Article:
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Marco Rubio dropping election-year plan for GOP Dream Act

June 18, 2012|By Paul West
  • Sen. Marco Rubio (R-Fla.) at a Republican event.
Sen. Marco Rubio (R-Fla.) at a Republican event. (Andy Lavalley / Associated…)

In the latest aftershock from President Obama’s move to bar the deportation of some young illegal immigrants, Republican Sen. Marco Rubio has apparently abandoned his plan to offer a conservative alternative to the Dream Act.

Rubio, a Cuban American often mentioned as a potential running mate for presidential candidate Mitt Romney, said Obama’s announcement last Friday had probably killed his own legislative effort, at least until after the 2012 election.

Rubio said it would be hard to argue with fellow lawmakers when they say to him: “Why are we going to need to do anything on this now? It has been dealt with. We can wait until after the election.” The first-term senator made the comment in an interview with the Wall Street Journal’s Neil King.  

Blaming Obama may be a convenient escape hatch for Rubio, who has struggled for months, without success, to develop an alternative that could gain broad support.  Many in his own party remain deeply opposed to doing anything that would smack of amnesty for illegal immigrants, and Democrats are already on record in favor of a plan that would provide a clear path to U.S. citizenship.

Romney is attempting to narrow Obama’s advantage among Latino voters, after spending the primary season running to the right of his main GOP rivals on the immigration issue. Polls have shown the president with a lead over Romney among Latinos even larger than Obama's lopsided advantage over John McCain in the 2008 election.

In an effort to reach out to Latinos, Romney has repeatedly sought cover from Rubio, a charismatic young conservative.

In recent months, Romney had hinted that he would back a Rubio proposal to help young, undocumented immigrants—assuming the senator could come up with one that gained wide Republican support—while declining to discuss the issue in detail.  Last Friday, after Rubio responded coolly to Obama by warning that the president was making it harder, rather than easier, to resolve the problem, Romney echoed Rubio’s words in commenting publicly on the president’s move for the first time.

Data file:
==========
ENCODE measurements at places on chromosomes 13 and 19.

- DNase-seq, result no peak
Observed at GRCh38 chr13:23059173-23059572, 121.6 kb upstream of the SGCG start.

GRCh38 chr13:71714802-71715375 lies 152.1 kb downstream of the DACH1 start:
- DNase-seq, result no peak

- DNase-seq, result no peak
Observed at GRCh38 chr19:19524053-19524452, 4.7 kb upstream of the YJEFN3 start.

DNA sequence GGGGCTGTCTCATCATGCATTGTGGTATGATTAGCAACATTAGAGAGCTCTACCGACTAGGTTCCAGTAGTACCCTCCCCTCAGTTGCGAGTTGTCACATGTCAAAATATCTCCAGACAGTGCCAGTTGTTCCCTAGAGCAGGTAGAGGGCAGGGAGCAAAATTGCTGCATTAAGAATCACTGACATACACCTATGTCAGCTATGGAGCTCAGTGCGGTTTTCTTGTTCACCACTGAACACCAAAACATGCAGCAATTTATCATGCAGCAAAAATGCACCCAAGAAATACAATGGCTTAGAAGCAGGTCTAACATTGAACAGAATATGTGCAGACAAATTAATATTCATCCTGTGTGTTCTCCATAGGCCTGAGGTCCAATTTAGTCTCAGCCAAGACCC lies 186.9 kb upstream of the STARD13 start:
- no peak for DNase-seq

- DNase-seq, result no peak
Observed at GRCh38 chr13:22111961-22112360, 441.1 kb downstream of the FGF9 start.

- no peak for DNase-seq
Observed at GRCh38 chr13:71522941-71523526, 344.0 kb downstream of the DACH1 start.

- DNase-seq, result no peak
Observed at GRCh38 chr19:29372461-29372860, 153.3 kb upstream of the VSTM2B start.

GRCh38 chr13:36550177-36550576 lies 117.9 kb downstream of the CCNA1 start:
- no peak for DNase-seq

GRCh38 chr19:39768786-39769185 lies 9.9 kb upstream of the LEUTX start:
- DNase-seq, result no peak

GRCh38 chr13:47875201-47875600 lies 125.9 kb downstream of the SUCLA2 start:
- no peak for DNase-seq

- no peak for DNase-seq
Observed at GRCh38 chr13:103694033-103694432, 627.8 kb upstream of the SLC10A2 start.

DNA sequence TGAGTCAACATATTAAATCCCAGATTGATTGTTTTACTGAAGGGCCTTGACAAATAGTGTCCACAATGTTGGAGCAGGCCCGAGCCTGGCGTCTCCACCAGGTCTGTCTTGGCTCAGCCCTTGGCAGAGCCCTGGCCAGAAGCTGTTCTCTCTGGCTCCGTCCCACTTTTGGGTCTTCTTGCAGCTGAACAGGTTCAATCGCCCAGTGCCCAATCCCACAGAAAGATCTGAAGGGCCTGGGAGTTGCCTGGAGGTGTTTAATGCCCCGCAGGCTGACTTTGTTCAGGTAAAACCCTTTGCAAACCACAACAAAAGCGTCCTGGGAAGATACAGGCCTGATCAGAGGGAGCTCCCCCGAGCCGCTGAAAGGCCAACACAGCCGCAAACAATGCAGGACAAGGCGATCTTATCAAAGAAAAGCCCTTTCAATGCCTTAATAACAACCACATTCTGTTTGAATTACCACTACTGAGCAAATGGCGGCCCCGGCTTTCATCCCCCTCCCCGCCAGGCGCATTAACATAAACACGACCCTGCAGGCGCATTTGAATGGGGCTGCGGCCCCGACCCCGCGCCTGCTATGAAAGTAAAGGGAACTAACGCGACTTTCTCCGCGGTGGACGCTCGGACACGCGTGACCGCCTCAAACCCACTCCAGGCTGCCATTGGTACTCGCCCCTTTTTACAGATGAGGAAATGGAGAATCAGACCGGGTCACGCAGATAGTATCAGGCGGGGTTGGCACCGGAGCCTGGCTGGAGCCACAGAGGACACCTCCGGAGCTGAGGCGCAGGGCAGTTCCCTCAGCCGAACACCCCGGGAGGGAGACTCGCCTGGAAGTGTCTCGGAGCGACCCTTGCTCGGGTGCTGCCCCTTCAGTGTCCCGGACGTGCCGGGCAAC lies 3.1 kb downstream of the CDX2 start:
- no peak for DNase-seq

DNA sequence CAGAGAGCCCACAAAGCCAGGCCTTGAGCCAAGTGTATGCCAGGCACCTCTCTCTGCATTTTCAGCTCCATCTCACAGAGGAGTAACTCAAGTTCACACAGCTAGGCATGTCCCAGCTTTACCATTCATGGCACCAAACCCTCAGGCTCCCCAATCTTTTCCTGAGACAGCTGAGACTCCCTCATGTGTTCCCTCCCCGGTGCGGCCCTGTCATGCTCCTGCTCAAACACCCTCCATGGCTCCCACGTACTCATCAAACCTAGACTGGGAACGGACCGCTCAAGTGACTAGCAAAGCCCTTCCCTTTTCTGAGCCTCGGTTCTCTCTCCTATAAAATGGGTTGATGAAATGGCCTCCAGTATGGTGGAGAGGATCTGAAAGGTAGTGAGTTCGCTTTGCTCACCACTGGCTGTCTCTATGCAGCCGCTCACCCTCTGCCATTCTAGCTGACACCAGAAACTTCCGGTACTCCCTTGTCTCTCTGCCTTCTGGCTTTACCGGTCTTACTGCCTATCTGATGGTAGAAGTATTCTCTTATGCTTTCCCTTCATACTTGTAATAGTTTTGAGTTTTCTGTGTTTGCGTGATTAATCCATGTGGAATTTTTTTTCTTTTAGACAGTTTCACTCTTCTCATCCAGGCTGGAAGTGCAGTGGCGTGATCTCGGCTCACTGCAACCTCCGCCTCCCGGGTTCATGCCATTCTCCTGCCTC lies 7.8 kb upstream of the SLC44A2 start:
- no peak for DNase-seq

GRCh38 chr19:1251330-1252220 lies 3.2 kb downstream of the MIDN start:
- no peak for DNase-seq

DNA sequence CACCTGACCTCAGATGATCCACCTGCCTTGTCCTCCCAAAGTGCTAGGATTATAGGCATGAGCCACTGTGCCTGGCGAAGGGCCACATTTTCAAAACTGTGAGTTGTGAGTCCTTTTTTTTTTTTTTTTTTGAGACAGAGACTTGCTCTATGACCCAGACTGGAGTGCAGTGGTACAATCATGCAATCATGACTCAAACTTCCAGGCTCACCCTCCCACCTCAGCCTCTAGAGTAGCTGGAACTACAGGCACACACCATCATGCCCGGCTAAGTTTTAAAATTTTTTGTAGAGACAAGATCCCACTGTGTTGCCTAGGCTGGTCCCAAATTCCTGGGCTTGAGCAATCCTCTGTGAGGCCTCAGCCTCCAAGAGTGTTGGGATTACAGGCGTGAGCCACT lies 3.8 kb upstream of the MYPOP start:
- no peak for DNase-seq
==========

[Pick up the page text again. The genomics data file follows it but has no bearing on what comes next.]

Republicans have pounded Obama for what they say was an election-year ploy designed to curry favor with an influential voter bloc that had been souring on the president.

At least initially, the decision has boosted Obama’s standing with Latino voters in key states, a new poll indicated.  It also put Romney in the awkward position of refusing to outline an alternative, even as he accused Obama of playing politics with the issue.

The president’s administrative move was a short-term attempt to accomplish some of the objectives of the Dream Act—a proposal that would provide a path to citizenship for some young illegal immigrants—that has been blocked by congressional Republicans since 2010.

Rubio’s alternative would probably have stopped short of offering a clear path to citizenship—which opponents object to as a form of amnesty for lawbreakers—while allowing Republicans to go on record in favor of many of the Dream Act’s overall objectives.

On Friday, after Obama’s decision was announced, Rubio tried to walk a tightrope by reaffirming his support for “the idea that we should figure out a way to help kids who are undocumented through no fault of their own,” while at the same time criticizing the president for a move that, according to the senator, had made it harder to achieve that goal without encouraging illegal immigration in the future.

But his failure to put forward a Republican alternative is likely to underscore the wide gap between the party’s dominant conservative base and the need to improve the GOP’s standing with Latino voters.  Romney has spoken with concern about his party’s future in a country that is becoming increasingly diverse, and in which Latinos are the fastest growing minority.

"We have to get Hispanic voters to vote for our party," Romney told supporters at a Florida fundraising event this spring, warning that the increasing Democratic trend among Latinos "spells doom for us.”

Rubio, whose autobiography, "An American Son," is being published Tuesday, has been making the rounds of media interviews to promote it. 

He is scheduled to speak Friday to the annual convention of a major Latino organization, the National Assn. of Latino Elected and Appointed Officials (NALEO), on the same day as Obama. Romney is to address the group the previous day.

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paul.west@latimes.com

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